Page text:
by Thom Yee
Why I’m Watching… Fear the Walking Dead season 2
There was a time long ago (last fall) that I dared to call Fear the Walking Dead a show I enjoyed more than The Walking Dead. It was a time before the great herding of zombie gulch, the Wolves’ attack on Alexandria, Carol setting everybody on fire, and the solidification of The Walking Dead as less a show but a legend, and thus, in retrospect… it may have been a foolish statement to make.
And yet, here we are at the start of Fear the Walking Dead’s second season, a newer, bigger, longer season and perhaps an unexpected one after a first season that left many unmoved and/or nonplussed about the whole thing. If you think about it very hard or for too long, it actually becomes fairly obvious that, for a variety of reasons, Fear is at a significant disadvantage compared to its parent show. It’s a west-coast family drama rather than a southern-set survivalist nightmare fantasy, it stars characters who haven’t learned anywhere near what we’ve learned of their world, and it’s specifically designed to be a slower, more measured take on a concept we’ve come to associate with extreme violence. They’re not as strong, they’re not as tough, they make stupid, rookie mistakes, and they still hold on to ideals that we’ve long since abandoned.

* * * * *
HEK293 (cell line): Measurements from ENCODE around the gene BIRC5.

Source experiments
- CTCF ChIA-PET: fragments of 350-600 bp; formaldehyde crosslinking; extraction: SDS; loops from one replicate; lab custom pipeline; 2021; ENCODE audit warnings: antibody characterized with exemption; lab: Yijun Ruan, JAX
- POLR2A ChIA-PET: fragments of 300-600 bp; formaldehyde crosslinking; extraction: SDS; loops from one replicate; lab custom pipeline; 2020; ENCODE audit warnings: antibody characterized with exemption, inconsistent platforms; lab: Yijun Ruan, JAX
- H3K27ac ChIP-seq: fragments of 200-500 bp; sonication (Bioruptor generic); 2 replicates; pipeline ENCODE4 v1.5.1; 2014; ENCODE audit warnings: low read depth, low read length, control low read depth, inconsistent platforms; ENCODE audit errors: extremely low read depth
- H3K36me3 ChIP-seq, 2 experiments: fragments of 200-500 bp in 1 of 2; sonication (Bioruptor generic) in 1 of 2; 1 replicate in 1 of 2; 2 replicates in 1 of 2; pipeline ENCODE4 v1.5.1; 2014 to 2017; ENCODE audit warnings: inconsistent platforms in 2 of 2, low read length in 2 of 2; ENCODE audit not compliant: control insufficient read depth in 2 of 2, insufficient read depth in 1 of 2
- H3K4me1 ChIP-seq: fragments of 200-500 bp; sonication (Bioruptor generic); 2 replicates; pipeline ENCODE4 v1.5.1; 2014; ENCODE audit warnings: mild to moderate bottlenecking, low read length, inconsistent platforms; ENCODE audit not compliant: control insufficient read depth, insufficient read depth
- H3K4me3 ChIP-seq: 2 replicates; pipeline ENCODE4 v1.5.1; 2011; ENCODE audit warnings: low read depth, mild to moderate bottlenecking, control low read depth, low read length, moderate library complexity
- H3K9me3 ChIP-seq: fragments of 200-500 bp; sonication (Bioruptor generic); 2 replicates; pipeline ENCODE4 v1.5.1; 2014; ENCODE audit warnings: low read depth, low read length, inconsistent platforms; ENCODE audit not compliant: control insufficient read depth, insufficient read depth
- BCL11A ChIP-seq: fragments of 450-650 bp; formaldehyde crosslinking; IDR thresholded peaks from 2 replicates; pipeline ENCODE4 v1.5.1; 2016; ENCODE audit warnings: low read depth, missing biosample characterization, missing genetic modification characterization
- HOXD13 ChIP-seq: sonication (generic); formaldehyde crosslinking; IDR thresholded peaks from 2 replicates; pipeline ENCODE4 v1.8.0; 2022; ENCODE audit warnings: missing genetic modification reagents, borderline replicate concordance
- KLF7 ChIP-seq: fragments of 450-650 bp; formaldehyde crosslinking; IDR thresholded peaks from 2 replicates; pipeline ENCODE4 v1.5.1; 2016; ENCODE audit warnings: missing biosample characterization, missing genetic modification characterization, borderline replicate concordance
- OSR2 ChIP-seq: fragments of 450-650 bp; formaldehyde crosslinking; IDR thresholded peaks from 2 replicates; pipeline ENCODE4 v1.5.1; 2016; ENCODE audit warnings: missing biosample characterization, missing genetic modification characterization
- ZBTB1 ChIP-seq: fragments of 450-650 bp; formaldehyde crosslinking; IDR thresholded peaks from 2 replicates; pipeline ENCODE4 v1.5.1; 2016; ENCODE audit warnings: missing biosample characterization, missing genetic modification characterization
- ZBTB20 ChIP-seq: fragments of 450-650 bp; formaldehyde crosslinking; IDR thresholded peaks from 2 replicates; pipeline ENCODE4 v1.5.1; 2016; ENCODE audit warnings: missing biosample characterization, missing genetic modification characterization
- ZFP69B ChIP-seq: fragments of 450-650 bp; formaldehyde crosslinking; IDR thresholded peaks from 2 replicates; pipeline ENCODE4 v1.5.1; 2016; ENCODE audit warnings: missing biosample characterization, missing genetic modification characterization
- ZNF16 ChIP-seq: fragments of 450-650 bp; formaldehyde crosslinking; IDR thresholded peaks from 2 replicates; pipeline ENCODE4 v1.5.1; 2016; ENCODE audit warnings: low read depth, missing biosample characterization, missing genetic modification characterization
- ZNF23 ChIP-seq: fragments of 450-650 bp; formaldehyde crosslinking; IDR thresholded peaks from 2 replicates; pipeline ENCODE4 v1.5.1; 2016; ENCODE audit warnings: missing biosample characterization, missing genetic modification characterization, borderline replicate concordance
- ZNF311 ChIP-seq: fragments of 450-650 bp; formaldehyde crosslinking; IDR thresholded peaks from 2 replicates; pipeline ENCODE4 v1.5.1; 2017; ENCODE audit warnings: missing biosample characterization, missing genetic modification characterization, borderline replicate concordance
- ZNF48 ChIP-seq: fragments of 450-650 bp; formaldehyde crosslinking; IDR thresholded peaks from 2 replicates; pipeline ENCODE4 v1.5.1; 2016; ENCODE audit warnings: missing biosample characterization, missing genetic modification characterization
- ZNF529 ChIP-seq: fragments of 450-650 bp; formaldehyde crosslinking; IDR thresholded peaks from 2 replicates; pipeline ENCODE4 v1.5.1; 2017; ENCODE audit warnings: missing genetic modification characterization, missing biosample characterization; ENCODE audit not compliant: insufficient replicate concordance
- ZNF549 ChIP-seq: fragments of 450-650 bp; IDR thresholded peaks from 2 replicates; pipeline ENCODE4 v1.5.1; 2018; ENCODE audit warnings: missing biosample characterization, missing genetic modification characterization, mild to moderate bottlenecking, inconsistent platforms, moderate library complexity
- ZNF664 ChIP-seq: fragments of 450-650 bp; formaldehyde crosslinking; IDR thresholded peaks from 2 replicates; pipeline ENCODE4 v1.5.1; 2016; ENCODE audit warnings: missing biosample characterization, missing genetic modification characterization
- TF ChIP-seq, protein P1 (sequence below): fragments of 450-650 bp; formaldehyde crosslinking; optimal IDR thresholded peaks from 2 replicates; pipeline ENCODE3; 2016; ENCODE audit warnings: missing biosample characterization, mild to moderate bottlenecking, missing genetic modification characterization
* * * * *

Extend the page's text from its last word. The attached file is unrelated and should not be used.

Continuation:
In a lot of ways, running Fear the Walking Dead immediately after The Walking Dead is a stroke of programming genius in slowly lulling the parent show’s massive audience into continuing with its smaller, lesser progeny. In sort of the same way NBC used to get us to watch whatever show ran between Friends and Seinfeld on the Must See TV of the ‘90s, it’s an admittance of the show’s comparative weakness that it works best in this almost parasitic state. So why am I watching Fear the Walking Dead now in its second season? I guess mostly habit.
Last year, Fear the Walking Dead started off with a simple premise — what was happening in the rest of America while Rick was asleep and the zombies were taking over. The Walking Dead was never a show concerned with its origin, and here, with Fear, was a chance to see how things could break down on such a massive scale that society would never be able to find its way back. But after Fear’s first short season, we have the answer, it was the government’s fault, and now that everything’s broken down, where do we go from here? What’s going to happen to this already dysfunctional family? Really… what’s the point?
“Monster” picks up mere hours after the conclusion of last season, a season that left Madison and Travis in charge of their family of three stepchildren and the leftovers of an immigrant family, and assisted by the mysterious Victor Strand whose yacht, the Abigail, was their only means of escape. And what a boat! The blended Clark/Manawa/Salazar clan were really lucky they met someone like Strand, a man with massive personal resources, a man who was more than prepared to leave everything behind, a man who took them all on even though he… clearly has plans of his own, a man who… knew exactly what he was doing… in the middle of a zombie apocalypse? Wait, what have they gotten themselves into?